Content for Everyone


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Content for everyone: Making information accessible.
Excellent, clear content is also accessible content that everyone can use. See how many of your content guidelines support plain language and WCAG 2.0 checkpoints.

Updated February 2014
Presented at STC 2013 and ConveyUX 2014

Published in: Design, Technology
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  • According to analysis by the Brennan Center from:National Center for Health Statistics and US Census 200219 million people over 18 have trouble seeing31 million people over 18 have trouble hearing28 million people over 18 experience physical difficulty3 million have trouble grasping or handling small objects18 million people over 18 speak English less than “very well”That’s 17-20% of non-institutionalized adults
  • First, understand your audience and contextFamiliar tasks, unfamiliar tasksDevicesTheir ability, aptitude, attitude
  • Don't rely on reading level tests (just count words and syllables)Think about what makes the information simple.Is it a good starting point for everyone?
  • Discussion: how many different cues does a stop sign include?
  • Content for Everyone

    1. 1. Content for Everyone Making information accessible Whitney Quesenbery Whitney Quesenbery | Civic Design Design Center for Center for Civic Twitter: @whitneyq | #AUX Book Resources:
    2. 2. 2 Why accessibility? Disability: the outcome of the interaction between a person with an impairment and the environment and attitudinal barriers she/he may face - International Classification of Functioning (ICF)World Health Organization
    3. 3. 3 Disabilities increase with age As we age, our chance of being affected by a disability increases Vision and hearing loss have especially steep increases after age 65 Age Range % of People with Disability 45-54 11.5% 55-64 21.9% 65+ 59.0% Image: Graph showing rising incidence of disabilities by age, as a percent of US population A Nation Online, Economic and Statistics Administration/National Telecommunications and Information Administration, U.S. Department of Commerce, February 2002
    4. 4. 4 Accessibility and usability go hand in hand Usability The effectiveness, efficiency and satisfaction with which a specified set of users can achieve a specified set of tasks in a particular environment. – ISO 9241-11 Accessibility The usability of a product, service, environment or facility by people with the widest range of capabilities – ISO 9241-20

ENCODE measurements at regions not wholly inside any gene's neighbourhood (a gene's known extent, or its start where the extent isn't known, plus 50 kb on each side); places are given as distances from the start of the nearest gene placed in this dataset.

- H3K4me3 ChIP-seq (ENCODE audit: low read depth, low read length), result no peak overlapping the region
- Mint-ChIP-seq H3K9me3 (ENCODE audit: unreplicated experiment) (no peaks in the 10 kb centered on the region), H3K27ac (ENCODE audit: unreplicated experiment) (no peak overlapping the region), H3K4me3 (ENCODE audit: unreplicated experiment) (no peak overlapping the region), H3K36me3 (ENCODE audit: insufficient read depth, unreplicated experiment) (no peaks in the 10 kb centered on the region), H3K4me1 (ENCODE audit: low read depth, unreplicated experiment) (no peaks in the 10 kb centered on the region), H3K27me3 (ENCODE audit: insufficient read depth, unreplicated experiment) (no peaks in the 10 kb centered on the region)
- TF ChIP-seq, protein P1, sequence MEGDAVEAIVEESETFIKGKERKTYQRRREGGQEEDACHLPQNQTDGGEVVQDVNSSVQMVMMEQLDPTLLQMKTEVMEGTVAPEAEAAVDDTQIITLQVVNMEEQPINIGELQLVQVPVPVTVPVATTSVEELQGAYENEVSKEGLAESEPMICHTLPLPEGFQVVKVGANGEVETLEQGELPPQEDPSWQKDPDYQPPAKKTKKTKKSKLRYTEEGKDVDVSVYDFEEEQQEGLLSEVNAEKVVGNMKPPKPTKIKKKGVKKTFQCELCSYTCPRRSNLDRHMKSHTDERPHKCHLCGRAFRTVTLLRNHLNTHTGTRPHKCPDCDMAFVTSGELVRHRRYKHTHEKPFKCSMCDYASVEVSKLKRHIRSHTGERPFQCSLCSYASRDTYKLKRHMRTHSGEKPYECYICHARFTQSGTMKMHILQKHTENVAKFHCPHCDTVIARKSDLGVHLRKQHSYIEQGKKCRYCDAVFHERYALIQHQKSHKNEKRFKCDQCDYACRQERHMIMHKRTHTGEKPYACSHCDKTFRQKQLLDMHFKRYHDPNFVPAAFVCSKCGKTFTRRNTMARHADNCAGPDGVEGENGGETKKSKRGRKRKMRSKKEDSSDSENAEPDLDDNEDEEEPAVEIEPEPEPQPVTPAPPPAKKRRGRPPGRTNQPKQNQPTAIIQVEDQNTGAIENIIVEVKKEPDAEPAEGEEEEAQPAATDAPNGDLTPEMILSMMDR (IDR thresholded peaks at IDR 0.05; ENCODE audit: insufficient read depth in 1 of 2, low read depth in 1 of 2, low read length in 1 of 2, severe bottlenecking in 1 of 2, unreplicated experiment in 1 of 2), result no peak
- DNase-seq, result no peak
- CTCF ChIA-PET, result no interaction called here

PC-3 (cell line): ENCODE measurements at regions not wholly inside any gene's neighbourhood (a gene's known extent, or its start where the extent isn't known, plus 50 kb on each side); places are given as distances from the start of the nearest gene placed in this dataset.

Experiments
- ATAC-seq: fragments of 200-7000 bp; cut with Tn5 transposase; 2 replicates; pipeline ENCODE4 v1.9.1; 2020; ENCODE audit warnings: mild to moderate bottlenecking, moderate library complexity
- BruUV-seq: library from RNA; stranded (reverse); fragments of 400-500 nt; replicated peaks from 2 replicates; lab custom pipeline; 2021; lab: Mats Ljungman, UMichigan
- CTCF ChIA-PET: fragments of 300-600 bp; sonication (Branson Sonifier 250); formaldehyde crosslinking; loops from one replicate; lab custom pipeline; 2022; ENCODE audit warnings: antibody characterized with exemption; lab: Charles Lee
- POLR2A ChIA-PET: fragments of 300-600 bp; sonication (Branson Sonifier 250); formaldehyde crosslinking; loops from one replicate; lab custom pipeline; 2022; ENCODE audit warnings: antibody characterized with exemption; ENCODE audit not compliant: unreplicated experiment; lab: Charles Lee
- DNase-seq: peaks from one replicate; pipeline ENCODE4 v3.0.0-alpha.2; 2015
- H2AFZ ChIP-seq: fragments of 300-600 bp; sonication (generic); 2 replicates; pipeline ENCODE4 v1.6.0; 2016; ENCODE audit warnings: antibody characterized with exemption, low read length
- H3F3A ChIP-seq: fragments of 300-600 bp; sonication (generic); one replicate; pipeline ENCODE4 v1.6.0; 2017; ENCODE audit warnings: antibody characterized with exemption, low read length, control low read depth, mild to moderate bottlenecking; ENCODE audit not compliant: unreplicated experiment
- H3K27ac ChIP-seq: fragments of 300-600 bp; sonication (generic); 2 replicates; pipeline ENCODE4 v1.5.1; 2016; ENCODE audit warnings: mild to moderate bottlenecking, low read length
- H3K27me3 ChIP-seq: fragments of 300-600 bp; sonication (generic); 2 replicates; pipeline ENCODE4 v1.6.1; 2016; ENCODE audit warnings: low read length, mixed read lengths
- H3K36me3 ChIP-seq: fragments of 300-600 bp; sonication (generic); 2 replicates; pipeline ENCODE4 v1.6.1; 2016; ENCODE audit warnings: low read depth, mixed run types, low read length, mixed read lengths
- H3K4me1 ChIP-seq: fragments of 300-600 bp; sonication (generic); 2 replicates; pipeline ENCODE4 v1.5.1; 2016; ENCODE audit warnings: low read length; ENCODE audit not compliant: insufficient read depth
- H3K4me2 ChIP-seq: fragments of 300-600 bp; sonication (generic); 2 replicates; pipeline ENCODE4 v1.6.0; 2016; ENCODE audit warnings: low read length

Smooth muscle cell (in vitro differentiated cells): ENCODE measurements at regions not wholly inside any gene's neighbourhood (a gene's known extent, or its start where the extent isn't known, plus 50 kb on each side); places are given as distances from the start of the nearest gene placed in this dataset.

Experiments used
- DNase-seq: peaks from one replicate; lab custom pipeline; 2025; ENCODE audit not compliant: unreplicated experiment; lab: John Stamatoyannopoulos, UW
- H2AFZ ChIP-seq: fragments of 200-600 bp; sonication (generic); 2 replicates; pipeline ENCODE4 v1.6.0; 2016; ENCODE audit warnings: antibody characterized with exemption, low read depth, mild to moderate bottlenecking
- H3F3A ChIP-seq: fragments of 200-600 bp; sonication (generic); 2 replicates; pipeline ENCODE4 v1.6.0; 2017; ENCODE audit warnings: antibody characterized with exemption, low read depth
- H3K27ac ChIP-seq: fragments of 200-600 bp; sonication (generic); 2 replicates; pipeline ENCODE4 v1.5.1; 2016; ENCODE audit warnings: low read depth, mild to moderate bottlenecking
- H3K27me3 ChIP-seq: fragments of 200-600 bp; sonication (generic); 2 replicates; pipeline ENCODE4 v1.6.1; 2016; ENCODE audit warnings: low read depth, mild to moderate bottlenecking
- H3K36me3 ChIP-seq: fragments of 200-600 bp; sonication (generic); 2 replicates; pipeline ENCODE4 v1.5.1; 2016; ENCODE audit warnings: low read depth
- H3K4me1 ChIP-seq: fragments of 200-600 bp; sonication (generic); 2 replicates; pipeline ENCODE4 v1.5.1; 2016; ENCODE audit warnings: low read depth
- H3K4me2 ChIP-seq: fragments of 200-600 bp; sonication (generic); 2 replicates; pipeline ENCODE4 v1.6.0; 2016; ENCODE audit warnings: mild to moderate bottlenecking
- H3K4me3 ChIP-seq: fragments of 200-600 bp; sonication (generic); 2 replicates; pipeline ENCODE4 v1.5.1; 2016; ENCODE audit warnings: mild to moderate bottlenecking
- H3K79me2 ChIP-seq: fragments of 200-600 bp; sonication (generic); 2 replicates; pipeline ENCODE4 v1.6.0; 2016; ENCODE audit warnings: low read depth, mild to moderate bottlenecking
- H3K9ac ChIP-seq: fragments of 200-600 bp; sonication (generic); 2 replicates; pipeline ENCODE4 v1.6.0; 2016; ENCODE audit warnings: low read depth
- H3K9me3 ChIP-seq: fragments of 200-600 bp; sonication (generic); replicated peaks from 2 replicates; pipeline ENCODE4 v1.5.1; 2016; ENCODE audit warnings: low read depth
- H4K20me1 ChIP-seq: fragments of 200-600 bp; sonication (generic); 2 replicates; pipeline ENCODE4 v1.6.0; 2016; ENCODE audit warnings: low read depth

5. 5. 5 Content accessibility is important because people... Read with different degrees of literacy. Do not always read carefully. May have a cognitive, language, or learning disability. Or a visual disability that can affect reading. May not know (or read) the language well
    6. 6. 6 People read with different levels of literacy Below basic – only the most simple and concrete reading skills Basic – able to manage everyday tasks Intermediate – moderately challenging activities like consulting reference material Proficient – interpreting text, comparing viewpoints U.S. National Assessment of Adult Literacy
    7. 7. 7 Plain language supports the right to understand Sandra Fisher-Martins ―The Right to Understand‖at TEDx O’Porto
    8. 8. 8 Cognitive disabilities affect how people use information Cognitive disabilities may affect a person’s ability to process information:     Remember and recall Read information Process information Make choices Examples     Dyslexia Attention disorders Brain injury and stroke Downs and developmental disabilities Many barriers to cognitive accessibility are the same as usability problems for general audience…but more severe. - Clayton Lewis
    9. 9. 9 Myths that hold us back My audience is special My information is technical People can’t tell the difference You can't write standards for content
    10. 10. 10 Myth: “My audience is special” But compare these guidelines for different audiences Teens    Write simply, using words that are common to your readers’ vocabulary Be concise and get to the point Make the content apply to personal and cultural experiences Older adults   Use words that most older adults know Write in plain language with short, simple and straightforward sentences Low literacy    Put the most important information first Write text with a simple sentence structure Keep pages, paragraphs, sentences short Teenagers on the Web Designing Web Sites for Older Adults, Work with low literacy web users